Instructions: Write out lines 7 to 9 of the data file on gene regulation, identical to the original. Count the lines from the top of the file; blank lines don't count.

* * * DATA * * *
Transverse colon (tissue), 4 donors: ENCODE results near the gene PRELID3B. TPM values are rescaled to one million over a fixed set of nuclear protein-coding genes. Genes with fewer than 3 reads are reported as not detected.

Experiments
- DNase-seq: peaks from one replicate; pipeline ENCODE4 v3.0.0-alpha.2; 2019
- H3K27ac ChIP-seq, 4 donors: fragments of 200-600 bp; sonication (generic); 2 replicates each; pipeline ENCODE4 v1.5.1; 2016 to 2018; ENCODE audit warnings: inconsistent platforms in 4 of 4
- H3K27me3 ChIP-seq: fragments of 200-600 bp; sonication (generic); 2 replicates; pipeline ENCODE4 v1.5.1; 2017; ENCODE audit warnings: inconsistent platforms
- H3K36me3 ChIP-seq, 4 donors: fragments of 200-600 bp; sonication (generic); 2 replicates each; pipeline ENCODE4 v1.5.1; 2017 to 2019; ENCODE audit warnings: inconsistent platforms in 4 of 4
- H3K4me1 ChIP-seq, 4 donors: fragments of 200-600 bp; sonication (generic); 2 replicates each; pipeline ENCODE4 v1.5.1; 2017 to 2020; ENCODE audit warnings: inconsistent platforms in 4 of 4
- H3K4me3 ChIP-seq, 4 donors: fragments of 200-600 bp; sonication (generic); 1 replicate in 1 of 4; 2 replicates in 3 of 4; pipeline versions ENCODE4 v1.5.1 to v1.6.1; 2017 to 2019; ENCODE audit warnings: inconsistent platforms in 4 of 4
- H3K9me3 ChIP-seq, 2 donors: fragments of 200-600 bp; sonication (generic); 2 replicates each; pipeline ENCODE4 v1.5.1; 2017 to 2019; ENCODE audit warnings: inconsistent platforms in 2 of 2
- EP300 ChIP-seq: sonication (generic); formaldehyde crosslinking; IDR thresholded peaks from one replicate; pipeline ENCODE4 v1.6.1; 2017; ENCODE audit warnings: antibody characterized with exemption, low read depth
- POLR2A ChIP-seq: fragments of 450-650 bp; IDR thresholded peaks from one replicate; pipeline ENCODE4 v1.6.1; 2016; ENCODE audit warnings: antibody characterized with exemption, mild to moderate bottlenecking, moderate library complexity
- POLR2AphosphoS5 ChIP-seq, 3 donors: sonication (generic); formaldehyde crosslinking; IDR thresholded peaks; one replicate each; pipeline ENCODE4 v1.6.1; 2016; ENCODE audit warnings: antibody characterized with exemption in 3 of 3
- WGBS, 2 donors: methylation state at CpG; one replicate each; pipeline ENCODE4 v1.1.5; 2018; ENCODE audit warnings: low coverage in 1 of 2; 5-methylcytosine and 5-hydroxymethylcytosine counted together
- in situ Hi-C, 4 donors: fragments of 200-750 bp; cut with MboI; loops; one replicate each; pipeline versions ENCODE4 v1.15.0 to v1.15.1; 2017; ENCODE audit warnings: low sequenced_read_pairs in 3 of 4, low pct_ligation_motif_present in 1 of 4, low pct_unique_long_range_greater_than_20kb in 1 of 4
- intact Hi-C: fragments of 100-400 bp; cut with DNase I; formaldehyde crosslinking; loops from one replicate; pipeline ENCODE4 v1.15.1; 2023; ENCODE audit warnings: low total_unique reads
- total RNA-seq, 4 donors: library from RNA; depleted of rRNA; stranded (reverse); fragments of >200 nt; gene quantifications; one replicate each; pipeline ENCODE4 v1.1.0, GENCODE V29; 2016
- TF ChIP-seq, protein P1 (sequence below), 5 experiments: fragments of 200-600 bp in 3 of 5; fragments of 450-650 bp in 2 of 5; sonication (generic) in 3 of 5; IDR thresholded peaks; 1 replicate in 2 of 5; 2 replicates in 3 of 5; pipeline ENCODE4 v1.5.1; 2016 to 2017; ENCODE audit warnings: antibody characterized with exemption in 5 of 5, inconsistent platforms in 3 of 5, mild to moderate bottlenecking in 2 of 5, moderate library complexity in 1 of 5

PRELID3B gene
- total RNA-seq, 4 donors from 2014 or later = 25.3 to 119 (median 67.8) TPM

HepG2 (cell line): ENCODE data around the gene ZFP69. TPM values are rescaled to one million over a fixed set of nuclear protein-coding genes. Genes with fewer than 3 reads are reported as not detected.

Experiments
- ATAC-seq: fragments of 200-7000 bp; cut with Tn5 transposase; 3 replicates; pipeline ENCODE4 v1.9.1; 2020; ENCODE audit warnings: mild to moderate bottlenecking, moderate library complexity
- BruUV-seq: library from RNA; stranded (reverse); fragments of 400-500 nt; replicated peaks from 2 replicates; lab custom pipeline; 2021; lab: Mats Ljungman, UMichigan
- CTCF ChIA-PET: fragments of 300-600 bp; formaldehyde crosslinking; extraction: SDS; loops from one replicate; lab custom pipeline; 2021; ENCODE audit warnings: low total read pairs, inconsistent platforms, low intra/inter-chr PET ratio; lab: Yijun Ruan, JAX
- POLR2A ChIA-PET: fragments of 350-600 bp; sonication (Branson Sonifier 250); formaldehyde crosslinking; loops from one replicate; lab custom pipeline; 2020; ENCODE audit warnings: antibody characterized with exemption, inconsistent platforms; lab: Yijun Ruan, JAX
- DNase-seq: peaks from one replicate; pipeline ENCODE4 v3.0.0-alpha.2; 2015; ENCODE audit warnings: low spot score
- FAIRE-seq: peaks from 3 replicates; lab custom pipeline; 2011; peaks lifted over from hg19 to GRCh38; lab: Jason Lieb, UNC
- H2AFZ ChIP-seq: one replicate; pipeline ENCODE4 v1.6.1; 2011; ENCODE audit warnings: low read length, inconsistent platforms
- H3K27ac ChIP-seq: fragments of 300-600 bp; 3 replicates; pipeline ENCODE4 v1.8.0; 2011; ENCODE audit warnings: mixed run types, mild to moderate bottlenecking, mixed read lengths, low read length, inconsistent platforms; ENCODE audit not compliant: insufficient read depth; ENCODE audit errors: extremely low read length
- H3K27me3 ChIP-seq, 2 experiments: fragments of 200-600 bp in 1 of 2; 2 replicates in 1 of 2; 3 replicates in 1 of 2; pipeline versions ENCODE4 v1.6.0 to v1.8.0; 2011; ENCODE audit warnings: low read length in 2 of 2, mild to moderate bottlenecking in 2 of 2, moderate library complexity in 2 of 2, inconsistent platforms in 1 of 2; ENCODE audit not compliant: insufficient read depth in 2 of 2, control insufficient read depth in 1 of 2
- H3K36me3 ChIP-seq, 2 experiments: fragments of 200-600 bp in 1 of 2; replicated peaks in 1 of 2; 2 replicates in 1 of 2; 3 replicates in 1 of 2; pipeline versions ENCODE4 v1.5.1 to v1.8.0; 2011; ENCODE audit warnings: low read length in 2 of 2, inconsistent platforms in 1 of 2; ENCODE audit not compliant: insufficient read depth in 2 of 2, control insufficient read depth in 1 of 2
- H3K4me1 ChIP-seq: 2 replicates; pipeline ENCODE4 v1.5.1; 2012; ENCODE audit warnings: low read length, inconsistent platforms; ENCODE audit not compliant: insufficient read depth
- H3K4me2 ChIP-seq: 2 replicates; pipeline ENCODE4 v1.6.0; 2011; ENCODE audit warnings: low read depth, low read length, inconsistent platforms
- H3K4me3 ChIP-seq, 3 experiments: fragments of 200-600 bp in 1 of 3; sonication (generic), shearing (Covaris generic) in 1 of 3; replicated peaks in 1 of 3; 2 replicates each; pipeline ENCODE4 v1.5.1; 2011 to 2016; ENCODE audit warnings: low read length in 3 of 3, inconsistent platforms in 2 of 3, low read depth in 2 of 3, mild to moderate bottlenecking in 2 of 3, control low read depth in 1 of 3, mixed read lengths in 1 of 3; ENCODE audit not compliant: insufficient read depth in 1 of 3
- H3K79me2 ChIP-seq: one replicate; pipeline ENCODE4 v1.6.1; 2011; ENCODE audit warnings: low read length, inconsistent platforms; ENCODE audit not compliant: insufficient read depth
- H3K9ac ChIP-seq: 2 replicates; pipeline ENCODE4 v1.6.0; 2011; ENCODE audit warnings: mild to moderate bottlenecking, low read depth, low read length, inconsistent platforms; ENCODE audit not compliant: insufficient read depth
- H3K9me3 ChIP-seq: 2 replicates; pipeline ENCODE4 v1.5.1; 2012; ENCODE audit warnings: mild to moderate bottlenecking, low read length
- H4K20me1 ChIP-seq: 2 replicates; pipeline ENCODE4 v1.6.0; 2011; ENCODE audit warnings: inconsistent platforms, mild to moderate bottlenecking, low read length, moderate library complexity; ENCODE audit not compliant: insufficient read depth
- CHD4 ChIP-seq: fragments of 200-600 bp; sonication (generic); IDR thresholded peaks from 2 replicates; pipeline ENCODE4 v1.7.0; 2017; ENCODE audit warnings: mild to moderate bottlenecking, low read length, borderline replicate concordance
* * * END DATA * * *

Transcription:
- H3K4me1 ChIP-seq, 4 donors: fragments of 200-600 bp; sonication (generic); 2 replicates each; pipeline ENCODE4 v1.5.1; 2017 to 2020; ENCODE audit warnings: inconsistent platforms in 4 of 4
- H3K4me3 ChIP-seq, 4 donors: fragments of 200-600 bp; sonication (generic); 1 replicate in 1 of 4; 2 replicates in 3 of 4; pipeline versions ENCODE4 v1.5.1 to v1.6.1; 2017 to 2019; ENCODE audit warnings: inconsistent platforms in 4 of 4
- H3K9me3 ChIP-seq, 2 donors: fragments of 200-600 bp; sonication (generic); 2 replicates each; pipeline ENCODE4 v1.5.1; 2017 to 2019; ENCODE audit warnings: inconsistent platforms in 2 of 2